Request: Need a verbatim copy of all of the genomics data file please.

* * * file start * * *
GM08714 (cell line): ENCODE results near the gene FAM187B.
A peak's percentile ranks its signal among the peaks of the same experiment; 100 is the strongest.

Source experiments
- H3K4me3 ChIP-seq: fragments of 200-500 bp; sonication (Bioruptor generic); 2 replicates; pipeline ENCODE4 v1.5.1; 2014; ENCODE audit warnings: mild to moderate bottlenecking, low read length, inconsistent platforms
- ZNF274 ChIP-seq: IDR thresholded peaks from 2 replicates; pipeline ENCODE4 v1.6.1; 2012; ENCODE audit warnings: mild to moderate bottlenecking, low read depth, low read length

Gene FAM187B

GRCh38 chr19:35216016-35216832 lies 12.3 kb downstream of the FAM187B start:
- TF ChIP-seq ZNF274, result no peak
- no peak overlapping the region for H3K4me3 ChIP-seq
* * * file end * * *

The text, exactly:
GM08714 (cell line): ENCODE results near the gene FAM187B.
A peak's percentile ranks its signal among the peaks of the same experiment; 100 is the strongest.

Source experiments
- H3K4me3 ChIP-seq: fragments of 200-500 bp; sonication (Bioruptor generic); 2 replicates; pipeline ENCODE4 v1.5.1; 2014; ENCODE audit warnings: mild to moderate bottlenecking, low read length, inconsistent platforms
- ZNF274 ChIP-seq: IDR thresholded peaks from 2 replicates; pipeline ENCODE4 v1.6.1; 2012; ENCODE audit warnings: mild to moderate bottlenecking, low read depth, low read length

Gene FAM187B

GRCh38 chr19:35216016-35216832 lies 12.3 kb downstream of the FAM187B start:
- TF ChIP-seq ZNF274, result no peak
- no peak overlapping the region for H3K4me3 ChIP-seq